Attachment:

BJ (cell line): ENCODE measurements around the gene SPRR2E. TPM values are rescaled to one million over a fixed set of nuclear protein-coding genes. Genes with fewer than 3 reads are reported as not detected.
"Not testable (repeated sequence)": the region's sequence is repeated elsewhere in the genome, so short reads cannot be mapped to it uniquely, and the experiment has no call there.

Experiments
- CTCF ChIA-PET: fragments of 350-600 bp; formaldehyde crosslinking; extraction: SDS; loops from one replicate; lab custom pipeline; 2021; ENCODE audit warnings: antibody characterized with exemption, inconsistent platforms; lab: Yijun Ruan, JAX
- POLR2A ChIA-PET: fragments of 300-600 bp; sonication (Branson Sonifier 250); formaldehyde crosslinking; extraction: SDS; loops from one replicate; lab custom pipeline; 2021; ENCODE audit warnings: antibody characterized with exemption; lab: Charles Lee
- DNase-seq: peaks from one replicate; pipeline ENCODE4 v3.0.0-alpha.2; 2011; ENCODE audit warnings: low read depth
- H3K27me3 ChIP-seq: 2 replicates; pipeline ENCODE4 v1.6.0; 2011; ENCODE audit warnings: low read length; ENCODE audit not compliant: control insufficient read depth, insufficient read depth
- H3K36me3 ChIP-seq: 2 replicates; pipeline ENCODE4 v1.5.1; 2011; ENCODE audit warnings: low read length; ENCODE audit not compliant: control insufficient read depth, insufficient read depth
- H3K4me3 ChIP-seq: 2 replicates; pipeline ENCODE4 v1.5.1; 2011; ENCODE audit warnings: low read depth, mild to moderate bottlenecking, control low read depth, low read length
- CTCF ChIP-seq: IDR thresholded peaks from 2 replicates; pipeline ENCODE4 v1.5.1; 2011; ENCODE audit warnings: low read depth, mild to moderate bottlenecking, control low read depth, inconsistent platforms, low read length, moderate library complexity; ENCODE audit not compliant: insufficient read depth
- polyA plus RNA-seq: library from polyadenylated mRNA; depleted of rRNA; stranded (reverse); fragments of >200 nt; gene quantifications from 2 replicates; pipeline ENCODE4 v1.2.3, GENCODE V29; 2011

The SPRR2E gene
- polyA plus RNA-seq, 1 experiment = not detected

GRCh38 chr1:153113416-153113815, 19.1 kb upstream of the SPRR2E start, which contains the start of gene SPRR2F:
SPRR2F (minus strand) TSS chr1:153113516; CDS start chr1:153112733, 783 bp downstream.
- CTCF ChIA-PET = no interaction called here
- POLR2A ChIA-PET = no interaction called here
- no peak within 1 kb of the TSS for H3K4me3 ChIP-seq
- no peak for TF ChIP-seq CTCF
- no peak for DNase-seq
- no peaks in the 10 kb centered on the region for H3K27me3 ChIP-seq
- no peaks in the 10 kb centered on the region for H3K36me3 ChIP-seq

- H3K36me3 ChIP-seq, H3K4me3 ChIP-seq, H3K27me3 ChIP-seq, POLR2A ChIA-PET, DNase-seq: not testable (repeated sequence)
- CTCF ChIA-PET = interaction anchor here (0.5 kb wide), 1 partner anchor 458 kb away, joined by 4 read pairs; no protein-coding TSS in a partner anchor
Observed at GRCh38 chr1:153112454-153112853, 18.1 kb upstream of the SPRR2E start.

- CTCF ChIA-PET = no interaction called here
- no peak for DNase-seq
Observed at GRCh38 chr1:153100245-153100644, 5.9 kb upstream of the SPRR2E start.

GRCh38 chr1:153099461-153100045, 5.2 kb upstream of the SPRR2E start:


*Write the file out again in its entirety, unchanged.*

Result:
BJ (cell line): ENCODE measurements around the gene SPRR2E. TPM values are rescaled to one million over a fixed set of nuclear protein-coding genes. Genes with fewer than 3 reads are reported as not detected.
"Not testable (repeated sequence)": the region's sequence is repeated elsewhere in the genome, so short reads cannot be mapped to it uniquely, and the experiment has no call there.

Experiments
- CTCF ChIA-PET: fragments of 350-600 bp; formaldehyde crosslinking; extraction: SDS; loops from one replicate; lab custom pipeline; 2021; ENCODE audit warnings: antibody characterized with exemption, inconsistent platforms; lab: Yijun Ruan, JAX
- POLR2A ChIA-PET: fragments of 300-600 bp; sonication (Branson Sonifier 250); formaldehyde crosslinking; extraction: SDS; loops from one replicate; lab custom pipeline; 2021; ENCODE audit warnings: antibody characterized with exemption; lab: Charles Lee
- DNase-seq: peaks from one replicate; pipeline ENCODE4 v3.0.0-alpha.2; 2011; ENCODE audit warnings: low read depth
- H3K27me3 ChIP-seq: 2 replicates; pipeline ENCODE4 v1.6.0; 2011; ENCODE audit warnings: low read length; ENCODE audit not compliant: control insufficient read depth, insufficient read depth
- H3K36me3 ChIP-seq: 2 replicates; pipeline ENCODE4 v1.5.1; 2011; ENCODE audit warnings: low read length; ENCODE audit not compliant: control insufficient read depth, insufficient read depth
- H3K4me3 ChIP-seq: 2 replicates; pipeline ENCODE4 v1.5.1; 2011; ENCODE audit warnings: low read depth, mild to moderate bottlenecking, control low read depth, low read length
- CTCF ChIP-seq: IDR thresholded peaks from 2 replicates; pipeline ENCODE4 v1.5.1; 2011; ENCODE audit warnings: low read depth, mild to moderate bottlenecking, control low read depth, inconsistent platforms, low read length, moderate library complexity; ENCODE audit not compliant: insufficient read depth
- polyA plus RNA-seq: library from polyadenylated mRNA; depleted of rRNA; stranded (reverse); fragments of >200 nt; gene quantifications from 2 replicates; pipeline ENCODE4 v1.2.3, GENCODE V29; 2011

The SPRR2E gene
- polyA plus RNA-seq, 1 experiment = not detected

GRCh38 chr1:153113416-153113815, 19.1 kb upstream of the SPRR2E start, which contains the start of gene SPRR2F:
SPRR2F (minus strand) TSS chr1:153113516; CDS start chr1:153112733, 783 bp downstream.
- CTCF ChIA-PET = no interaction called here
- POLR2A ChIA-PET = no interaction called here
- no peak within 1 kb of the TSS for H3K4me3 ChIP-seq
- no peak for TF ChIP-seq CTCF
- no peak for DNase-seq
- no peaks in the 10 kb centered on the region for H3K27me3 ChIP-seq
- no peaks in the 10 kb centered on the region for H3K36me3 ChIP-seq

- H3K36me3 ChIP-seq, H3K4me3 ChIP-seq, H3K27me3 ChIP-seq, POLR2A ChIA-PET, DNase-seq: not testable (repeated sequence)
- CTCF ChIA-PET = interaction anchor here (0.5 kb wide), 1 partner anchor 458 kb away, joined by 4 read pairs; no protein-coding TSS in a partner anchor
Observed at GRCh38 chr1:153112454-153112853, 18.1 kb upstream of the SPRR2E start.

- CTCF ChIA-PET = no interaction called here
- no peak for DNase-seq
Observed at GRCh38 chr1:153100245-153100644, 5.9 kb upstream of the SPRR2E start.

GRCh38 chr1:153099461-153100045, 5.2 kb upstream of the SPRR2E start: